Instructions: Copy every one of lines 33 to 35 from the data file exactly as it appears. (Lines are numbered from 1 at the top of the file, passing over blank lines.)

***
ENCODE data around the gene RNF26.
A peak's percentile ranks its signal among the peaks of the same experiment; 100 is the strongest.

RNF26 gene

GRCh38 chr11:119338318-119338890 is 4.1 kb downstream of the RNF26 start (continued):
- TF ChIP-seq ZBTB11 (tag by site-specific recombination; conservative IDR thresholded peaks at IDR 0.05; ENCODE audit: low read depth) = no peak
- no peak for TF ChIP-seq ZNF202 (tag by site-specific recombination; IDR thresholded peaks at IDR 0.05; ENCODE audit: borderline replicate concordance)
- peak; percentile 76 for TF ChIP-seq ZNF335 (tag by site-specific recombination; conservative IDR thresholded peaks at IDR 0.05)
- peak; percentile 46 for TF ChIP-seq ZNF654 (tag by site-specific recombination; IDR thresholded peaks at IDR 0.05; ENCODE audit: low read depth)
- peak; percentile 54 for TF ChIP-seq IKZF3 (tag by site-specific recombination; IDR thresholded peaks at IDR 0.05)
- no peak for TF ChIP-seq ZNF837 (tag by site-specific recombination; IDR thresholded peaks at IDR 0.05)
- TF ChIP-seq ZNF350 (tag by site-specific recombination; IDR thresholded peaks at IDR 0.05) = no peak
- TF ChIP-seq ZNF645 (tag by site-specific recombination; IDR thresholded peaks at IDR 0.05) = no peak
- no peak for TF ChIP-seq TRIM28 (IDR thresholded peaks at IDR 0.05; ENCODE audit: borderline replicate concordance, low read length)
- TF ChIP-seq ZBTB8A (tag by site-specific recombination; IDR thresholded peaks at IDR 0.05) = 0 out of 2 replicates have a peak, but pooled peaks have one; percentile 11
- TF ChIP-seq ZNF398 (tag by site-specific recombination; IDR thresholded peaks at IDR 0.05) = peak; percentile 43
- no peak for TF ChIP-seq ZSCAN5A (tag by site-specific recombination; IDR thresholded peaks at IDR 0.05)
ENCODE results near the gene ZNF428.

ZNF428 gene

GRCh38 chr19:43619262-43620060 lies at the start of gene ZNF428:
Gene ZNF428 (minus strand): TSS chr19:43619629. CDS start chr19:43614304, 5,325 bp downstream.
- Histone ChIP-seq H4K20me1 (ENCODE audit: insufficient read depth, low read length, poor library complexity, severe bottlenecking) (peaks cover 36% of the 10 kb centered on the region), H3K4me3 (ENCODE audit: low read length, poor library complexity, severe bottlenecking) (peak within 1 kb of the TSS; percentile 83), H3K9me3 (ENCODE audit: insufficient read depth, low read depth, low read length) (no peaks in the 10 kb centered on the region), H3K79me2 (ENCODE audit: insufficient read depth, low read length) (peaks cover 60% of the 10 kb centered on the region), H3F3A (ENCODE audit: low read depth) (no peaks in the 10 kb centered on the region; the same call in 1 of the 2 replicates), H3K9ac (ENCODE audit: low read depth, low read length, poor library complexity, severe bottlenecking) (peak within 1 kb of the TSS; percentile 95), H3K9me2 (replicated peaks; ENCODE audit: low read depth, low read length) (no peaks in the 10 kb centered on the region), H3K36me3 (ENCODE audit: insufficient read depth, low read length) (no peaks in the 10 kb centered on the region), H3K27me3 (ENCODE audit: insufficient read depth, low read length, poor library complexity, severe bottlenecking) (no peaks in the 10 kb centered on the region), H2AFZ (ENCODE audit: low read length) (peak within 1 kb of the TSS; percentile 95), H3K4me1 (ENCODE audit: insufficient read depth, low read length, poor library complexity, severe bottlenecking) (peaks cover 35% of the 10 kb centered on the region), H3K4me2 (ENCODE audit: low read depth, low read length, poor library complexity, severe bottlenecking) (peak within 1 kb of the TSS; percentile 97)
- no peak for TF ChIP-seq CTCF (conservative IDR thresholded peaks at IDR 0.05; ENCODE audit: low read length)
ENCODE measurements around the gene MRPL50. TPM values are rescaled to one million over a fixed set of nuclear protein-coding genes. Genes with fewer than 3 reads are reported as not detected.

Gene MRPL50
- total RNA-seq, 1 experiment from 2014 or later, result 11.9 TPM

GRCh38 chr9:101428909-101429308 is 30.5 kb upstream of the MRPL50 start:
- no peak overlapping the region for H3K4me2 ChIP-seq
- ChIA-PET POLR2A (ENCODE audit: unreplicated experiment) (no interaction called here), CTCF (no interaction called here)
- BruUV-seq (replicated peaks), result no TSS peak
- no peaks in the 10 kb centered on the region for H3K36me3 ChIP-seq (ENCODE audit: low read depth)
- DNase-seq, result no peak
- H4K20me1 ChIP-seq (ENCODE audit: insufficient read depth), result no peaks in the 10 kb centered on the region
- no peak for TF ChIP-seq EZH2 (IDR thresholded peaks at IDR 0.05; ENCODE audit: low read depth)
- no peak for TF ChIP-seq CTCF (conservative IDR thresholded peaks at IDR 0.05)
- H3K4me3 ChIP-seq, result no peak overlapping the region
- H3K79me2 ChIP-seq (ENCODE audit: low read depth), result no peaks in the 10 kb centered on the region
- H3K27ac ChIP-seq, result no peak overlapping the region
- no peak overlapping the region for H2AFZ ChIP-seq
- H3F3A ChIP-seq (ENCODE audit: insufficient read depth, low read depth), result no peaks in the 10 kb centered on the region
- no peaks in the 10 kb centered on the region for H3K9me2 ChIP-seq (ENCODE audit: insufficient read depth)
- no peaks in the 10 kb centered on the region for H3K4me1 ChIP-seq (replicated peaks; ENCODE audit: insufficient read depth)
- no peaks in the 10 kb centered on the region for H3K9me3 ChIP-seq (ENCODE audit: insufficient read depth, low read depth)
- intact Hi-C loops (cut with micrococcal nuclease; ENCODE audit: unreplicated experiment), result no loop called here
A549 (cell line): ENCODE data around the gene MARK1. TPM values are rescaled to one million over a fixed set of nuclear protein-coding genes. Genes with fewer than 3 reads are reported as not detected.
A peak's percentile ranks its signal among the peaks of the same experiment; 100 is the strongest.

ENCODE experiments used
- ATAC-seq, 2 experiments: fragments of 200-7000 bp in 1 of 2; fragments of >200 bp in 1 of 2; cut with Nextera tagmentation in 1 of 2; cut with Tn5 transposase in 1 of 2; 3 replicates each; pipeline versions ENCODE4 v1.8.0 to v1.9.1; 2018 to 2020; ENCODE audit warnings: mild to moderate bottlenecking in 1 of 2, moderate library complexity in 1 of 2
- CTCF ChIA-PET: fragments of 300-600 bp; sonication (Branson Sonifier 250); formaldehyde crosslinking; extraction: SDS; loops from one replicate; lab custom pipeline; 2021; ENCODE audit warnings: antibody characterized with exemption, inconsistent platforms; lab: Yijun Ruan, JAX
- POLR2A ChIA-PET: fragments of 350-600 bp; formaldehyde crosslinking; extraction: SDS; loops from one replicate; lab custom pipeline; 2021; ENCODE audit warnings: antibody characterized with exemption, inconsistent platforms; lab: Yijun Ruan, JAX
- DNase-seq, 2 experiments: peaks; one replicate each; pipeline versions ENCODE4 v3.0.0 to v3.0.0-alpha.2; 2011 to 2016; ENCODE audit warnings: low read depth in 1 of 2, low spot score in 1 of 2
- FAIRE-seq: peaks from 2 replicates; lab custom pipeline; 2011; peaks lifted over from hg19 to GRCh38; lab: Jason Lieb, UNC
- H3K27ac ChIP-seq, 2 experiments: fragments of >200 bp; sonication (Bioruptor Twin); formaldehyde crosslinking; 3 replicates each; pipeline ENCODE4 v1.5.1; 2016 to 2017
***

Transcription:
- no peak for TF ChIP-seq EZH2 (IDR thresholded peaks at IDR 0.05; ENCODE audit: low read depth)
- no peak for TF ChIP-seq CTCF (conservative IDR thresholded peaks at IDR 0.05)
- H3K4me3 ChIP-seq, result no peak overlapping the region